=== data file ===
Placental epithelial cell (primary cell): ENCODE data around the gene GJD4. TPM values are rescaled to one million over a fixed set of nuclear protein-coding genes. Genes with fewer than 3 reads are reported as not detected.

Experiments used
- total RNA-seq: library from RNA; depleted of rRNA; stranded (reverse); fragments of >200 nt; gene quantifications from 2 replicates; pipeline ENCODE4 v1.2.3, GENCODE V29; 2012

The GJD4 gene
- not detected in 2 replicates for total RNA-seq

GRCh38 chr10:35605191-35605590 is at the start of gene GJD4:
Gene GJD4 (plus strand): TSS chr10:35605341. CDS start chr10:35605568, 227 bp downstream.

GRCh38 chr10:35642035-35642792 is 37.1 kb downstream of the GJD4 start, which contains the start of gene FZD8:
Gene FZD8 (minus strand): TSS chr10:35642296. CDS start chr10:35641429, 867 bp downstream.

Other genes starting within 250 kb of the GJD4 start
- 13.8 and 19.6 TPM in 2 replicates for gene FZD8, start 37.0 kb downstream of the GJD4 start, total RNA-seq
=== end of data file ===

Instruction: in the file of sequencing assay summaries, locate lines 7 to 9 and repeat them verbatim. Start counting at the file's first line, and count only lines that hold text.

Gene GJD4 (plus strand): TSS chr10:35605341. CDS start chr10:35605568, 227 bp downstream.

GRCh38 chr10:35642035-35642792 is 37.1 kb downstream of the GJD4 start, which contains the start of gene FZD8:
Gene FZD8 (minus strand): TSS chr10:35642296. CDS start chr10:35641429, 867 bp downstream.